The Prophets, by Robert Jones Jr.

The Prophets, by Robert Jones Jr.
Published by G.P. Putnam’s Sons, 5th January 2020
Genres: Historical fiction, LGBTQ+
Format: Hardback
Source: Borrowed (library book)

Trigger warnings: slavery, discrimination, violence, sexual assault


A cotton plantation in the deep South does not seem a likely place for a tender romance. But amidst all of the horror and hardship, Isaiah has Samuel and Samuel has Isaiah. Separated from the rest of the slaves by their roles working in the barn with the animals, the two men have created a place of refuge, intimacy and hope for themselves. Their relationship is acknowledged but mostly ignored by the rest of the plantation. Until that is, a fellow slave seeks to gain the Master’s favour by preaching the gospel.

Suddenly, Samuel and Isaiah’s love, which was once so pure, is seen as sinful and a danger to the harmony of the wider plantation. As the enslaved begin to turn on one another, the two men’s future on the plantation becomes more and more uncertain.

My thoughts

This is such a beautifully written book! I absolutely loved how the author used so many voices, both slavers and enslaved, to tell the story of these two men. With so many different narrators, voices and perspectives, the story is so rich and full of detail. This also serves to show how much environment and community, but also history can shape a relationship.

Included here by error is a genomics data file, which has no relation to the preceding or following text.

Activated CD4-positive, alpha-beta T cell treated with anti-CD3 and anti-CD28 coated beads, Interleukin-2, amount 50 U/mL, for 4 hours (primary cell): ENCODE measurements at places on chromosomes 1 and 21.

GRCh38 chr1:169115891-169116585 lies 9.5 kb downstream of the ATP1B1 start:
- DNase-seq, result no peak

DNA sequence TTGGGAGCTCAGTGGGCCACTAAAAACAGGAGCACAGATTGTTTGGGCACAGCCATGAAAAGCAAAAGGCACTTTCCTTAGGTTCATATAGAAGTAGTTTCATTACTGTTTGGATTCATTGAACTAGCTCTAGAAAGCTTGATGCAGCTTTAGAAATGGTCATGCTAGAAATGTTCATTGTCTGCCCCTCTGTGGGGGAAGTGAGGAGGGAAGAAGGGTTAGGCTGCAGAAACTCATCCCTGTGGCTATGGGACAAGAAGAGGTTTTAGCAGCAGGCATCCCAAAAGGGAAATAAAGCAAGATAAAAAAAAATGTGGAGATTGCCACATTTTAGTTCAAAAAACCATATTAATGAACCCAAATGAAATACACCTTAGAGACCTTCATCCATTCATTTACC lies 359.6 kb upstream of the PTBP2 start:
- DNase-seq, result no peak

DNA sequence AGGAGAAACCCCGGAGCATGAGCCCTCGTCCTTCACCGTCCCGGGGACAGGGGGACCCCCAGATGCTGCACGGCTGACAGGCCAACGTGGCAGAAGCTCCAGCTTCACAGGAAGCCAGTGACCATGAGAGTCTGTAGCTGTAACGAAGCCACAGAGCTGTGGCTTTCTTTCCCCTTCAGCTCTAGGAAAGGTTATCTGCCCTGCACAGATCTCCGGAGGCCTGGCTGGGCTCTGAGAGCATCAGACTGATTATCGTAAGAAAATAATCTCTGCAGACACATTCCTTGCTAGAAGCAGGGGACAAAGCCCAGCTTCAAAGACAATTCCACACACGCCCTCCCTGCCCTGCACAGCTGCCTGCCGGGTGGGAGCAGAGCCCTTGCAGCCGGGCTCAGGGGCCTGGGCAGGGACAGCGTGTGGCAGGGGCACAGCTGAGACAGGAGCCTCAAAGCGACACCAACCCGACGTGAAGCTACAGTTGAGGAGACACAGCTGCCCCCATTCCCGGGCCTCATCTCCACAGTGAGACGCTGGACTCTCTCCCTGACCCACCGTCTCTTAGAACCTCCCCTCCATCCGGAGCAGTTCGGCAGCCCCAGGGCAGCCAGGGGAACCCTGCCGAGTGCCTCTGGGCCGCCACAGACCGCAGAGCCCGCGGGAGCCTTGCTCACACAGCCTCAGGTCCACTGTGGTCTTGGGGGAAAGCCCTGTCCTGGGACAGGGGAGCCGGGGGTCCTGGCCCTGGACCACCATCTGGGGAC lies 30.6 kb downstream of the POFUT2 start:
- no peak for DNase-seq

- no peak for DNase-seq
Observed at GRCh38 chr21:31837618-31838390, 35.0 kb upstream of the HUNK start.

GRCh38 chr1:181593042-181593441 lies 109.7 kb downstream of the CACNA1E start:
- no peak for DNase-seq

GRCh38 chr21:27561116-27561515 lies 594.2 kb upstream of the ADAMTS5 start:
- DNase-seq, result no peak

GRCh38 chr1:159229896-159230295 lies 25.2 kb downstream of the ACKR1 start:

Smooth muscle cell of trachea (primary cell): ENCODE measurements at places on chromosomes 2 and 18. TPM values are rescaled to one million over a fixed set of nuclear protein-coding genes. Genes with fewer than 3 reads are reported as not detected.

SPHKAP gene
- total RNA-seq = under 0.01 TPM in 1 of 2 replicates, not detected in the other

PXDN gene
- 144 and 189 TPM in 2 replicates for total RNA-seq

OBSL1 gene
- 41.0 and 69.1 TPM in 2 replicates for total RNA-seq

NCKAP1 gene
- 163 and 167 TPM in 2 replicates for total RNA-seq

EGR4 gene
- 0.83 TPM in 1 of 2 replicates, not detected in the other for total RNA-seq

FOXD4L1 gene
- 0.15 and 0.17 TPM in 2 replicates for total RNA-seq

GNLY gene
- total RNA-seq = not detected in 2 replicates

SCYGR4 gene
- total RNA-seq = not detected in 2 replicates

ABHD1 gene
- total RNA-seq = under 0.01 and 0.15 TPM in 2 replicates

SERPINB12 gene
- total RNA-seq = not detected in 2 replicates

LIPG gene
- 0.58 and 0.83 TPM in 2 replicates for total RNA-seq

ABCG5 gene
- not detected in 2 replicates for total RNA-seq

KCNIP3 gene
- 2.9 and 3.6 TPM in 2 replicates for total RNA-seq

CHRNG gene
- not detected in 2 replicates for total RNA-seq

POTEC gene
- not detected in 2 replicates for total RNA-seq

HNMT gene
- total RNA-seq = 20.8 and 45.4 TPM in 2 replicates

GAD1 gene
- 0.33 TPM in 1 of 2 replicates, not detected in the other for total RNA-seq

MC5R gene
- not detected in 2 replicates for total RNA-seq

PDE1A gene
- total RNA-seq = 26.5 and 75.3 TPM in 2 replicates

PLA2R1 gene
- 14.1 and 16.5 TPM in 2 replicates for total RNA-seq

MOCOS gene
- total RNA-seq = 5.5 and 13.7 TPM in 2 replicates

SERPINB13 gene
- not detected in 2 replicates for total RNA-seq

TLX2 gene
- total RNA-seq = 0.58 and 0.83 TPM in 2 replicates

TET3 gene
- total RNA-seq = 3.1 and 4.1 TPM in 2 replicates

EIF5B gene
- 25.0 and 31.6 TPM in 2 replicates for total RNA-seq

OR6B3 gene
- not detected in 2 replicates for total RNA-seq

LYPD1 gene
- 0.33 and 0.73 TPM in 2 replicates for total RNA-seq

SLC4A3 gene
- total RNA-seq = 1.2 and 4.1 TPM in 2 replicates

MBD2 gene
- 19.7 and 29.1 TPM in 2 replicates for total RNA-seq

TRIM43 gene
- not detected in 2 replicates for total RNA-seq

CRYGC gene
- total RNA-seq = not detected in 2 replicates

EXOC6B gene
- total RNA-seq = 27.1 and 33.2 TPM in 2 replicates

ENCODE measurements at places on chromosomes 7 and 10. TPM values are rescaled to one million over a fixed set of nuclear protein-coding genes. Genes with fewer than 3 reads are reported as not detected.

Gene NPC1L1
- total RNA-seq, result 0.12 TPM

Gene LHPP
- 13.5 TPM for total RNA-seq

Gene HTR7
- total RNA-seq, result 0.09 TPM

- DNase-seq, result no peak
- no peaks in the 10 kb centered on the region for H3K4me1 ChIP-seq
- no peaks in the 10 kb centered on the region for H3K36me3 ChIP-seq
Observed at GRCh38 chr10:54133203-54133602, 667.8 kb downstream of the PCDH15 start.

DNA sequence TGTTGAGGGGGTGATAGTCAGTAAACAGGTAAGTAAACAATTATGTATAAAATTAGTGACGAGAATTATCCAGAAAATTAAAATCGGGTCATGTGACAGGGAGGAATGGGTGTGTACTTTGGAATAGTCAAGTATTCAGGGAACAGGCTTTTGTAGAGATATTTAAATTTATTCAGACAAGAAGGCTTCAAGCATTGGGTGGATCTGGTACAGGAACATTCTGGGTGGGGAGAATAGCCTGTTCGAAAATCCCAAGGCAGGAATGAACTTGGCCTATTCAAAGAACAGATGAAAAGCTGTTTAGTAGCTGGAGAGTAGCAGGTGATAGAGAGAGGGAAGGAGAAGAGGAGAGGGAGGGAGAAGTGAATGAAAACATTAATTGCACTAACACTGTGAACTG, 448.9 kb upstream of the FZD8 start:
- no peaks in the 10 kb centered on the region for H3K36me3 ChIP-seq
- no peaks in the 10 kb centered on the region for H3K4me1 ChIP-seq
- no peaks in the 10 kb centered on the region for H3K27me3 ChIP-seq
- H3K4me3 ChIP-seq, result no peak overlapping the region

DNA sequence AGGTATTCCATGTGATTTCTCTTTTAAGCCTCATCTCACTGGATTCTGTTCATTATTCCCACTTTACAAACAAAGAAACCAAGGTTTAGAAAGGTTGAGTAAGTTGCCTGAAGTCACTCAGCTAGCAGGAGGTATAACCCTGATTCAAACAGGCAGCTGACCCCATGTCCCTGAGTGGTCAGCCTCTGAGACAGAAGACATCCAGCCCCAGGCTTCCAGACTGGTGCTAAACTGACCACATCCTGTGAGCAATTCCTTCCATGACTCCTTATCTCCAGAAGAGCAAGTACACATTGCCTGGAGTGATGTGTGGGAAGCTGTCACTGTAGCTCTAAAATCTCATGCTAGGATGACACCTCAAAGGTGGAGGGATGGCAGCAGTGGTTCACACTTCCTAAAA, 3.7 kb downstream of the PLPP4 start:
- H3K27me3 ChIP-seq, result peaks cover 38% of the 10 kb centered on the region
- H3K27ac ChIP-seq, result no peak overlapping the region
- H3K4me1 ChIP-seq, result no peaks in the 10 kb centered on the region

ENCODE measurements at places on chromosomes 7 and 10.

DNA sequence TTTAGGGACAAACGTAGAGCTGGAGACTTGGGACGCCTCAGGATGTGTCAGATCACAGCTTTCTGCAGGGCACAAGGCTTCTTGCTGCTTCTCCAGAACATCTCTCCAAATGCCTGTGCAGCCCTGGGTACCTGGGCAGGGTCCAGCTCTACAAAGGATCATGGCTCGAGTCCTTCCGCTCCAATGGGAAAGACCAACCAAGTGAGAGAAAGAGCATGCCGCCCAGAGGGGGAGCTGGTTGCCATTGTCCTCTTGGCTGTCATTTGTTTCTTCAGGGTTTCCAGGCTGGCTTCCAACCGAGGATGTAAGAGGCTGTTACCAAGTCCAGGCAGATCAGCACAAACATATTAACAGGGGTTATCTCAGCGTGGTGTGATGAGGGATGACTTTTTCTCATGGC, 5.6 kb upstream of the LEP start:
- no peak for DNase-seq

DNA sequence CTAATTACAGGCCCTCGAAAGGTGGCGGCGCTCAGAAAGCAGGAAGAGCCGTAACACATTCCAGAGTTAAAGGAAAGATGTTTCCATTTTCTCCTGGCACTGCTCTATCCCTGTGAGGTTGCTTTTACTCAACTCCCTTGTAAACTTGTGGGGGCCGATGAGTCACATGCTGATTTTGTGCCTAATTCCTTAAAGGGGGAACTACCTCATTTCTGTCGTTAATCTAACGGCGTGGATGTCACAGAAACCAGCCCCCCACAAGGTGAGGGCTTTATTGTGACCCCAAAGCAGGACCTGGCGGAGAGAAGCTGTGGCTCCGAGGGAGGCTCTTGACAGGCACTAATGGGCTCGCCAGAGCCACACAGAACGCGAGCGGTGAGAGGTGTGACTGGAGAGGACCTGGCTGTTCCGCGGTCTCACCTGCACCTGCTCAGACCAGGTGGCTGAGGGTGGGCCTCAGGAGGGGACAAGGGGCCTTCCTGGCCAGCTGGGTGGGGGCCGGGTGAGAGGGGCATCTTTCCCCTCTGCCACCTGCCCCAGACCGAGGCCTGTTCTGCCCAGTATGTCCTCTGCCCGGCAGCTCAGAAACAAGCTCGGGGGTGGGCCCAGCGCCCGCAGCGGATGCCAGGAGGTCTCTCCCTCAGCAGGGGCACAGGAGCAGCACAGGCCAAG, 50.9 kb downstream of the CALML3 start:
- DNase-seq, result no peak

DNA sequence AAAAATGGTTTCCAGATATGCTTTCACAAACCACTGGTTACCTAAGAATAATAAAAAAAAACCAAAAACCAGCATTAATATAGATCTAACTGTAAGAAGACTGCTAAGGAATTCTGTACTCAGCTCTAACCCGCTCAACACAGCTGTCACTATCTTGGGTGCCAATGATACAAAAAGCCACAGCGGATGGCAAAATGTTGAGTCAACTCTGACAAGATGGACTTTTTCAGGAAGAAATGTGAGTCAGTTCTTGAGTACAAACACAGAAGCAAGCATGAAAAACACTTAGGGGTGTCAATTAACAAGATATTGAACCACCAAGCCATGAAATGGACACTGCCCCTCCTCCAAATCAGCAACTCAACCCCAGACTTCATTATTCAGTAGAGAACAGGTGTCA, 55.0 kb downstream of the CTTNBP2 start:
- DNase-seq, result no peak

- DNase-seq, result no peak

The choice to focus on an LGBTQ+ relationship in this slave plantation setting is also very interesting. Especially with the backdrop of a deeply religious American South, and how that permeates into the slaves’ community.

In parallel to this, however, are the chapters that focus on slaves’ ancestors whilst still in Africa. These chapters provide an insight into a culture where gender, and to a lesser extent sexuality, are chosen, rather than assigned. At a certain age, the individual chooses which gender they most relate to, which leads to the possibility of women as Kings. This is such an interesting notion and it brings forth the question of who was more civilised: the white slavers who came into these places seeking to “civilise” and demonise these people, or the tribes which already embraced individuality and self-expression?

Overall, this is a very powerful, moving and important book. I am so glad that it lived up to the hype and expectation, and I would readily recommend it.

My rating: 4/5

2 thoughts on “The Prophets, by Robert Jones Jr.”

  1. This might work for my book group. We specialize on books about race in America and have been wanting to be more intersectional. Also, we rarely read novels, so that would be a treat.

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